Manta Q2 SMB Wellness Index Evaluates Value of Higher Education
In a few short weeks, college students will be heading back to school, but with the ongoing debate over student loan rates and the rising cost of tuition, the value of a bachelor’s degree is under new scrutiny. While major companies like Google are relying less on college transcripts and choosing to look for candidates with real-world experience, small business owners have already adopted this hiring strategy. In fact, according to Manta’s new survey of nearly 1,000 small business owners, half say they employ staff without a college degree, and more than 60 percent notice no difference in performance among staff with varying education levels.
“I’ve learned that you can’t teach someone how to work hard,” said Gary Wheeler, owner of The Virtual HR Director, LLC, a company that provides HR services for small business owners and non-profit organizations. “While I value higher education, I know it’s only part of what makes someone a strong addition to my team. I focus on hiring people that understand my vision for the company, have the desire to be challenged and the experience and drive to contribute to its overall success.”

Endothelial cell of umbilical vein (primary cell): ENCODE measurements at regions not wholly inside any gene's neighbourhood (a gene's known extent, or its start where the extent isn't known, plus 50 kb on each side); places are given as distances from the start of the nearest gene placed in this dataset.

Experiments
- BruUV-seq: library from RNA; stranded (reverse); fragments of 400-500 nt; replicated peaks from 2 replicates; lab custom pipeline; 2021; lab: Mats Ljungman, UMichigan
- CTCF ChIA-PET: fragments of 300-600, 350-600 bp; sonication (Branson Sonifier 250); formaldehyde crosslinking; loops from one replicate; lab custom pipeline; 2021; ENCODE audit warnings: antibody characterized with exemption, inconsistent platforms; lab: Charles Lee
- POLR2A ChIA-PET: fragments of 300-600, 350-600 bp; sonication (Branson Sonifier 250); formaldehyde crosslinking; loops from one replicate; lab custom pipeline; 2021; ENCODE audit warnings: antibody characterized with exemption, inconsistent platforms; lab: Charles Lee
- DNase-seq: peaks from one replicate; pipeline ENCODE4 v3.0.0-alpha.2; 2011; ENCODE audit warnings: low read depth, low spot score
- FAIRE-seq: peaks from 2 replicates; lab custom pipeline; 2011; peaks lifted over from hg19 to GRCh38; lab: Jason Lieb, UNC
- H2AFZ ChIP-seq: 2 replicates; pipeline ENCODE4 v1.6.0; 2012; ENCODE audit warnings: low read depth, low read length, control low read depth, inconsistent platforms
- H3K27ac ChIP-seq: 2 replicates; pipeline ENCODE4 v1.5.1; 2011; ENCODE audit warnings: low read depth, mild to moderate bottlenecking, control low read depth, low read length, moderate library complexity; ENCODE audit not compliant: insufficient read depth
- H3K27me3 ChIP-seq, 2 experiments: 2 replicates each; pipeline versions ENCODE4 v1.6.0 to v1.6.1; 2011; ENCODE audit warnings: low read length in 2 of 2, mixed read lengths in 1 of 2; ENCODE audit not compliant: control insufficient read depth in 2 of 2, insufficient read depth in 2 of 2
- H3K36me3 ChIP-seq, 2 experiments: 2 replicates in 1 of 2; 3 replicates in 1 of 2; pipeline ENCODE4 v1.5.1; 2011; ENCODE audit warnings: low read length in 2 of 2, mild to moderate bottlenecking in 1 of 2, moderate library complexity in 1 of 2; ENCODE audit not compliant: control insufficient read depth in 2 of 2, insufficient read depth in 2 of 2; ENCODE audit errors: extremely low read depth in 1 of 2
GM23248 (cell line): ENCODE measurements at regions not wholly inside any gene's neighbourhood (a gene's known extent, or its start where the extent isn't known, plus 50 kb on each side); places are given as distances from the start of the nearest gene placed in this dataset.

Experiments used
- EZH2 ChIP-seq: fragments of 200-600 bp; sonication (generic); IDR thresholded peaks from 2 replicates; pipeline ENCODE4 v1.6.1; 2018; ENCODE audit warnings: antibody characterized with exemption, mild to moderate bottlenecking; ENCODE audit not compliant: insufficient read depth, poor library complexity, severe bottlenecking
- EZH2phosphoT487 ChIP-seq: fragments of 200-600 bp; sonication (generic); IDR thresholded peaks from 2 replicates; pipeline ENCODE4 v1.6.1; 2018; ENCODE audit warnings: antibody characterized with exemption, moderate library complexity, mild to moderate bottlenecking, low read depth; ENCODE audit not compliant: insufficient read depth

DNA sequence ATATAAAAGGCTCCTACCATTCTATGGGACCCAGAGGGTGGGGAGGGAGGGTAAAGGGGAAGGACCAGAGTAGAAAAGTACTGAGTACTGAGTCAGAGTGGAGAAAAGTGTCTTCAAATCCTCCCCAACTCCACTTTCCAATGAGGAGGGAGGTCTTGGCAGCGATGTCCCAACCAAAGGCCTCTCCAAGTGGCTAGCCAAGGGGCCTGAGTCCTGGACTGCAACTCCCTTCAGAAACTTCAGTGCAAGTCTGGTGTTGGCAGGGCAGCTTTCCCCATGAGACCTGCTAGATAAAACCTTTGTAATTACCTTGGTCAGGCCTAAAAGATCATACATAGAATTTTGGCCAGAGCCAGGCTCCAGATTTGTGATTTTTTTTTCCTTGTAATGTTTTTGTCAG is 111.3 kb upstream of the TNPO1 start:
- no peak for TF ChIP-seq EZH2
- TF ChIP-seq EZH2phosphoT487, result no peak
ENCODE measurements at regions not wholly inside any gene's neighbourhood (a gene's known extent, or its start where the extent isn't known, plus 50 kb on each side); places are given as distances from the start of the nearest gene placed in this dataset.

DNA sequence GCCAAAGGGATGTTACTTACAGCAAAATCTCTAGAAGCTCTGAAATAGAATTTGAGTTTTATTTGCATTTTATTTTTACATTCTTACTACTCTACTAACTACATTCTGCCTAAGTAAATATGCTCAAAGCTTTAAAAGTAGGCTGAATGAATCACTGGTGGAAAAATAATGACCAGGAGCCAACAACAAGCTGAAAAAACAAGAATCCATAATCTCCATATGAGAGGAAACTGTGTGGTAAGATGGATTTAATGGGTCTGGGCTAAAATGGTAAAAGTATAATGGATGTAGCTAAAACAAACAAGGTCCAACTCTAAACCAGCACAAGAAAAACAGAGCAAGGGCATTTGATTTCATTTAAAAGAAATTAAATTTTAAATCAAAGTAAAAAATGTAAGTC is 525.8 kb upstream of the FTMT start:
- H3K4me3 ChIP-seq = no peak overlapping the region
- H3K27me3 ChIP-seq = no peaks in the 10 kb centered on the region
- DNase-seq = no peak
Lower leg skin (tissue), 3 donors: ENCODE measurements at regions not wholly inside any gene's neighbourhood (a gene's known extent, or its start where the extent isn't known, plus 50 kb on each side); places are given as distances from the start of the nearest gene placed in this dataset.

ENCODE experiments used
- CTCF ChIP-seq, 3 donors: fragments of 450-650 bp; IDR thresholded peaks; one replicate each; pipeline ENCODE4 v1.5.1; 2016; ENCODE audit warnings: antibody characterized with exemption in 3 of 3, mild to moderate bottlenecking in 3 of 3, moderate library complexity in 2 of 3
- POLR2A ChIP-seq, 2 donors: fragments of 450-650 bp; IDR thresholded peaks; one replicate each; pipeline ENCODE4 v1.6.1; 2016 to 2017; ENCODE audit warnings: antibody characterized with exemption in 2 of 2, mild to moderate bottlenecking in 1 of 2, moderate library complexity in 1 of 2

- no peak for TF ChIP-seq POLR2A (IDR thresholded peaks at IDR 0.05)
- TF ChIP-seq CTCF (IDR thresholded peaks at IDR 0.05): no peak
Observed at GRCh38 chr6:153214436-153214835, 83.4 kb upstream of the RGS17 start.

That said, small business owners themselves are an educated group. Nearly 70 percent of those polled have a bachelor’s degree and more than six in 10 felt a college education was important to their business success. Beyond education, small business owners say a strong business plan is critical to setting their company on the right course. More than one-third rank the business plan as the number one consideration when starting a business – above capital, networking and mentorship.
“From developing a business plan to understanding how to identify the right employees that will contribute to their success, small business owners have limited resources to help them lay the foundation that sets their company on the right path,” said Kristy Campbell, Director of Marketing at Manta. “That’s why Manta is such a powerful platform – it connects small business owners with a group of their peers so they can collaborate and learn from the collective expertise of the larger community.”
As part of the study, Manta released its quarterly findings of small business activity. Manta’s study shows small businesses are still slow to hire, but their outlook is improving. Nearly one in four added staff in Q2 – an increase of five percent over Q1. And it looks like that trend will continue – 28 percent say they will hire in Q3. Overall, more than half of small business owners say the second quarter was successful for their business, consistent with last quarter’s findings.